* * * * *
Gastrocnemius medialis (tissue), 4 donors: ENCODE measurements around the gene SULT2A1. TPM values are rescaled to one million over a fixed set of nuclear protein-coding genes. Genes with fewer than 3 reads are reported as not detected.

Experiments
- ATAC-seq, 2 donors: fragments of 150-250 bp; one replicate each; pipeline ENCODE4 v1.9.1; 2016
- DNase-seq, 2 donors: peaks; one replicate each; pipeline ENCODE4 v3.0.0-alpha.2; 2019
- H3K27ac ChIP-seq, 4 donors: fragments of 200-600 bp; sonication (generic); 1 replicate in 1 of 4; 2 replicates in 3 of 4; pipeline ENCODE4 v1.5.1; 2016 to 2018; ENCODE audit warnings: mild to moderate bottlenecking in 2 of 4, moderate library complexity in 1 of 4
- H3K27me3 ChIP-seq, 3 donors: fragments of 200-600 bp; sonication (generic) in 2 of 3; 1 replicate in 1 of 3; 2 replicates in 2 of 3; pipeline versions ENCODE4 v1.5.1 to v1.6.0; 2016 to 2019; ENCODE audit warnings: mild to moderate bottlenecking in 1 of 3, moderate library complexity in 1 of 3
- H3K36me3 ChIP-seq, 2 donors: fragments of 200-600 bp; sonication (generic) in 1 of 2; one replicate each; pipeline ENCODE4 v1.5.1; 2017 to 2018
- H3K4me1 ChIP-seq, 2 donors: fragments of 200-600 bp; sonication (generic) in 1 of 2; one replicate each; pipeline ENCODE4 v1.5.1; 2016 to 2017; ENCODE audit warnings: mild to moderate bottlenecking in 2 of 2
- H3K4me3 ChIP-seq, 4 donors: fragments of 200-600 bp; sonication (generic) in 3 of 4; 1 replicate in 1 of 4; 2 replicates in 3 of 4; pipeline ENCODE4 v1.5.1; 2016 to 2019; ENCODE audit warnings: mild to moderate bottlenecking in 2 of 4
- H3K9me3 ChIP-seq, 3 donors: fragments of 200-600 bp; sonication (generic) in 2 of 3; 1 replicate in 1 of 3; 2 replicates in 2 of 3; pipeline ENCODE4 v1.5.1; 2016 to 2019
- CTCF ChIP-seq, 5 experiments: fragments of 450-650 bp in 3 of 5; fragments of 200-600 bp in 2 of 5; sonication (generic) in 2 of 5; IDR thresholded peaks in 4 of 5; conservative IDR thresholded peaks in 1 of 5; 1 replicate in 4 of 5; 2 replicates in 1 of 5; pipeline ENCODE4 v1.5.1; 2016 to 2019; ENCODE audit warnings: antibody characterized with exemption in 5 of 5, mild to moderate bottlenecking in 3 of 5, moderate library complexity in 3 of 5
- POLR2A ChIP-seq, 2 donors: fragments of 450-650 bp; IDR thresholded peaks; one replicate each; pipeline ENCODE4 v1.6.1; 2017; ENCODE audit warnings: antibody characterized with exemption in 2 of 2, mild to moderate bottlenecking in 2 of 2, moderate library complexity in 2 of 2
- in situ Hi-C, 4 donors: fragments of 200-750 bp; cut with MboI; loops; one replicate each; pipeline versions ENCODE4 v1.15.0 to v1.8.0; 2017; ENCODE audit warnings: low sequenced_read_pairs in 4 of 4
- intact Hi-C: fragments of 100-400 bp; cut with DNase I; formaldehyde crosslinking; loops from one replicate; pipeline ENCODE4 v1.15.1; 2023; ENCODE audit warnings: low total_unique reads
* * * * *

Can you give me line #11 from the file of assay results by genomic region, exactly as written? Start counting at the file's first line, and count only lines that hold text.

- CTCF ChIP-seq, 5 experiments: fragments of 450-650 bp in 3 of 5; fragments of 200-600 bp in 2 of 5; sonication (generic) in 2 of 5; IDR thresholded peaks in 4 of 5; conservative IDR thresholded peaks in 1 of 5; 1 replicate in 4 of 5; 2 replicates in 1 of 5; pipeline ENCODE4 v1.5.1; 2016 to 2019; ENCODE audit warnings: antibody characterized with exemption in 5 of 5, mild to moderate bottlenecking in 3 of 5, moderate library complexity in 3 of 5